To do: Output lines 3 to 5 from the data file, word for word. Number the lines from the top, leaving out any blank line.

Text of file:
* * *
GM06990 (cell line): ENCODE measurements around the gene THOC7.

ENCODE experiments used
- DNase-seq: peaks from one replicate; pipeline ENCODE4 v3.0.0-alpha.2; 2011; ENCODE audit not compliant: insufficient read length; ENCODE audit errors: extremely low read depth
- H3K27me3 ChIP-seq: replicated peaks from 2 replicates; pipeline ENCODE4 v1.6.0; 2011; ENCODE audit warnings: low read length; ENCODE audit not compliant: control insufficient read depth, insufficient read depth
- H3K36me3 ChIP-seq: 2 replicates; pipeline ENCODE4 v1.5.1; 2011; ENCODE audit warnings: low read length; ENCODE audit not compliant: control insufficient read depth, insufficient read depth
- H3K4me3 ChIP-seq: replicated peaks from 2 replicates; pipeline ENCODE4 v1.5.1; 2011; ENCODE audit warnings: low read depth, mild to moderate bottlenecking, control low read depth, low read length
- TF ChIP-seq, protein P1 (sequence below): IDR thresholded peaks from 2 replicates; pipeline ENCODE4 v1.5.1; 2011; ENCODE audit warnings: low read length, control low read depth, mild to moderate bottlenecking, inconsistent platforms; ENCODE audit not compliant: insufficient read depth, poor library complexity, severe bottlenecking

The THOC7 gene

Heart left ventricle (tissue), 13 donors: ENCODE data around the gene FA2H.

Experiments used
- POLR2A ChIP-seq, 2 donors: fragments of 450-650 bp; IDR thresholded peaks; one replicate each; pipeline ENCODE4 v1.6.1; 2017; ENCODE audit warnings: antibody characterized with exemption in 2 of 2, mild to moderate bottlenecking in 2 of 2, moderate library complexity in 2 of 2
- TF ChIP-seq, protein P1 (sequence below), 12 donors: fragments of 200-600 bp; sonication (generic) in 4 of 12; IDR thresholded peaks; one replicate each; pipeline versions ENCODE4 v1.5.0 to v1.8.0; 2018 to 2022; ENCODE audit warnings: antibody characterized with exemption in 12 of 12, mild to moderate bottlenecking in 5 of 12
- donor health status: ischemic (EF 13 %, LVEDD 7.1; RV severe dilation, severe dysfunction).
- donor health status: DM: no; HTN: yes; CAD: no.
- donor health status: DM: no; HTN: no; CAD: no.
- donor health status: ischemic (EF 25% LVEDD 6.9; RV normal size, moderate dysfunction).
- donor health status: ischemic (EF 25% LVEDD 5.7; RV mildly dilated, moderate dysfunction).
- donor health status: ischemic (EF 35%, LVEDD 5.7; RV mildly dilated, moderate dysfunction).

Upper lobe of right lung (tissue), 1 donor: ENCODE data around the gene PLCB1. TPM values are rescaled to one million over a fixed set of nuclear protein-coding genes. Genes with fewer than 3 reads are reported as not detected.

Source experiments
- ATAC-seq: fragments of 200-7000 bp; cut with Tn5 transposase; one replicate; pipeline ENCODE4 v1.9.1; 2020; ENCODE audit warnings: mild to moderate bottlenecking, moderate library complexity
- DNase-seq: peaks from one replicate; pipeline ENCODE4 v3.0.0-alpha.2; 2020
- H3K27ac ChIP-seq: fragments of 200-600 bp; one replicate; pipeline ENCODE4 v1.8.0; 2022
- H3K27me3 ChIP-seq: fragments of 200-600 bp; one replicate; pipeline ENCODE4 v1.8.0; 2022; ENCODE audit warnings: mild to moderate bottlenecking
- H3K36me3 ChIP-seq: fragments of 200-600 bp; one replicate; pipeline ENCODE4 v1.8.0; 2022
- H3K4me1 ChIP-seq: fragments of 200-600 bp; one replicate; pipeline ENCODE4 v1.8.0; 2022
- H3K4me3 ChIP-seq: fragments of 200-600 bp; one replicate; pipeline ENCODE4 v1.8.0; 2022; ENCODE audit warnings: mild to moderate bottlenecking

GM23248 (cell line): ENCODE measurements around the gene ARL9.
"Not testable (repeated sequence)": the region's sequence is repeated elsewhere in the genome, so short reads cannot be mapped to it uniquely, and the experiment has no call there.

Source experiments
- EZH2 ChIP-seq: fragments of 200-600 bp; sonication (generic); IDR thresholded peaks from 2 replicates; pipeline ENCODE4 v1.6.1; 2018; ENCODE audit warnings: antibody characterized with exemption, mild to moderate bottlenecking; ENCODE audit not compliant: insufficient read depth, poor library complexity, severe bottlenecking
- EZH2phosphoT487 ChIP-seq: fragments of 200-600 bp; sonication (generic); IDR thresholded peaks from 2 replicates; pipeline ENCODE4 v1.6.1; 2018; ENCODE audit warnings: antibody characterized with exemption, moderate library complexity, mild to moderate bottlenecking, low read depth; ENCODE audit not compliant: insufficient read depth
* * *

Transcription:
- DNase-seq: peaks from one replicate; pipeline ENCODE4 v3.0.0-alpha.2; 2011; ENCODE audit not compliant: insufficient read length; ENCODE audit errors: extremely low read depth
- H3K27me3 ChIP-seq: replicated peaks from 2 replicates; pipeline ENCODE4 v1.6.0; 2011; ENCODE audit warnings: low read length; ENCODE audit not compliant: control insufficient read depth, insufficient read depth
- H3K36me3 ChIP-seq: 2 replicates; pipeline ENCODE4 v1.5.1; 2011; ENCODE audit warnings: low read length; ENCODE audit not compliant: control insufficient read depth, insufficient read depth